FRANKFURT (Reuters) - Bank profits should be able to withstand ultra low euro zone interest rates for up to a decade, a research paper published by the European Central Bank said on Monday, just days after policymakers put off any rate rise.
Some banks have said that maintaining their profitability while interest rates are so low is impossible, making the ECB’s efforts to stimulate economic activity self defeating as weaker banks will not to transmit cheap money to the real economy.
“Although keeping interest rates low-for-long might have negative consequences on bank profitability, substantial adverse effects only materialize after a relatively long period of time and tend to be counterbalanced by improvements in macroeconomic conditions associated with low interest rates,” the paper said.
The euro zone economy is expanding for the 18th straight quarter, its best run since the global financial crisis, with much of the growth fueled by the ECB’s cheap cash, including a deposit rate which has been negative since 2014.
If the macroeconomic outlook remained unchanged, the negative impact on bank profitability could be significant within five years, but economic expansion pushes out this impact, the researchers said in a paper that does not necessarily represent the ECB’s opinion.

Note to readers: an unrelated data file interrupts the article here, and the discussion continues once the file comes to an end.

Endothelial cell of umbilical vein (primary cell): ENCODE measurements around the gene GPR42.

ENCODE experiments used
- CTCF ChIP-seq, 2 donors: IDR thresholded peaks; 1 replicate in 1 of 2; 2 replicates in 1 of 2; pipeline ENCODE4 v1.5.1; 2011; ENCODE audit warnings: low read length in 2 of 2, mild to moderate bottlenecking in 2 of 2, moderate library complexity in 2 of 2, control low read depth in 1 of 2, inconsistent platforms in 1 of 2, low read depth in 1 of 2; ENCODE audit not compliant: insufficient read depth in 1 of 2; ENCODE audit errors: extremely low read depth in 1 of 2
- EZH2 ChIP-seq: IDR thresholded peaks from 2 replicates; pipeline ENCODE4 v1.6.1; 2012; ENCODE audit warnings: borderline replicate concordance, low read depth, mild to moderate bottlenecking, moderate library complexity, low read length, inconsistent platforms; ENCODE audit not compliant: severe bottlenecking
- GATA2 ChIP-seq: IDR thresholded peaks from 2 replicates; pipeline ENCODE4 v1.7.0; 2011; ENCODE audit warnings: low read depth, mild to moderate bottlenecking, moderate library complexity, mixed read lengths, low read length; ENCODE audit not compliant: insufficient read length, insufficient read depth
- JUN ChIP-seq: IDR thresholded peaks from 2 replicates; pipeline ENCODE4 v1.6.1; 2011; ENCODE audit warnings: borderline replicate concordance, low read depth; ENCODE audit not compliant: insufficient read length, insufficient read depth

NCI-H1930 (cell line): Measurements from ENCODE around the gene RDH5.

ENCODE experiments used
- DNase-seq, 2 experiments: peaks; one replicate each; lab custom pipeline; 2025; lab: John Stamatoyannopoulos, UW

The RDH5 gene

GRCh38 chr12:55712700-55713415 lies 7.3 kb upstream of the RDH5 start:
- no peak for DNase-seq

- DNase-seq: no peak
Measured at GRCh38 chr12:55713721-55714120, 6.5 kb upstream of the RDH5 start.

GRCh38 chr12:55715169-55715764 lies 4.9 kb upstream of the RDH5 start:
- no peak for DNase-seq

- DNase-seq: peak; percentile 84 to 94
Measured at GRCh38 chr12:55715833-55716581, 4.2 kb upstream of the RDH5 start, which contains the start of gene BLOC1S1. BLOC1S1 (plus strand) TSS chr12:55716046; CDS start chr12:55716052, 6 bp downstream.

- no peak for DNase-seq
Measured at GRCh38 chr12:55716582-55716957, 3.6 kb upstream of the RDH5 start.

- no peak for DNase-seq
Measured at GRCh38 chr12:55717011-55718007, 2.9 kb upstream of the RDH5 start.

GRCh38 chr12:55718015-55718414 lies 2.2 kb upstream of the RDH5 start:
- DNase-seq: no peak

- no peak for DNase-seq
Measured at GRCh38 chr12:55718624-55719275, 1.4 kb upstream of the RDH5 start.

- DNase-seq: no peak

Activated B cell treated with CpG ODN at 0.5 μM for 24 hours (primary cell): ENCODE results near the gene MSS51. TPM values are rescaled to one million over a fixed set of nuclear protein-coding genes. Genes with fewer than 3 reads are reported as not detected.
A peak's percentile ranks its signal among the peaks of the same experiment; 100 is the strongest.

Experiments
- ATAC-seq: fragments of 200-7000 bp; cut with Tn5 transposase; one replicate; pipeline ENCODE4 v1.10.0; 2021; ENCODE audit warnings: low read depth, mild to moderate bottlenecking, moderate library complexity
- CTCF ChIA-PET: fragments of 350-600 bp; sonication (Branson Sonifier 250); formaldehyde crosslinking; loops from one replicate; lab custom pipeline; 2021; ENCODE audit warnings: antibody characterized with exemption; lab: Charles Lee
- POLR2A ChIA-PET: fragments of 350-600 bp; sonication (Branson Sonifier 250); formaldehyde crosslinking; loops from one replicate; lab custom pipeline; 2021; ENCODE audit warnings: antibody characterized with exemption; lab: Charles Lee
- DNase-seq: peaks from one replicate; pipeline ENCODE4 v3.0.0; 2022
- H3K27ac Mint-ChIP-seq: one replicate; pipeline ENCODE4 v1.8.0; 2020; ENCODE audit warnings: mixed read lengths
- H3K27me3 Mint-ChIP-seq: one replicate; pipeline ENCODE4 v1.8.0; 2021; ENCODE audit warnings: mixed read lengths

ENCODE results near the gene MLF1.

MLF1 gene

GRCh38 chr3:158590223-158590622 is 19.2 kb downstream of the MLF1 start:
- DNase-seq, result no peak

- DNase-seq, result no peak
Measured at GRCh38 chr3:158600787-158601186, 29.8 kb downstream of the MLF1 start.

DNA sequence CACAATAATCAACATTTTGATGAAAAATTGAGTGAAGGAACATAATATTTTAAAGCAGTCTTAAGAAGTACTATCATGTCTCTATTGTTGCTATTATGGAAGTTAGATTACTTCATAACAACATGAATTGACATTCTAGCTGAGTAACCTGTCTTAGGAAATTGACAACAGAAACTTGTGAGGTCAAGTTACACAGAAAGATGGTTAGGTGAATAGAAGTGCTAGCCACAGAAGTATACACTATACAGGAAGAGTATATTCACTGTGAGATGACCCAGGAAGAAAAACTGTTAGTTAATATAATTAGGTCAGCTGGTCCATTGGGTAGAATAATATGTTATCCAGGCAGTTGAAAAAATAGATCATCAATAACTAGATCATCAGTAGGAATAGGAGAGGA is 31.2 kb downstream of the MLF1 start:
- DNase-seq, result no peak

“For the first five years the change in expected GDP more than offsets the negative impact on profitability linked to the low-for-long,” the researchers said about the more optimistic scenario. “It would then take about ten years to reduce the profitability of the median bank by 25 percent.”
Return on equity at Europe’s biggest banks supervised by the ECB rose to 7.10 percent in the second quarter, from 5.36 percent a year earlier, ECB data showed earlier.
The ECB has promised to keep rates at their current level until well after it concludes asset buys and markets now see the first rate hike in late 2019, at the earliest.
Supporting its argument, the paper noted that bank equity prices have increased after all major ECB easing announcements, suggesting improved expectations and a positive impact on their credit risk.
For more on the research, click on: here
Reporting by Balazs Koranyi; editing by Alexander Smith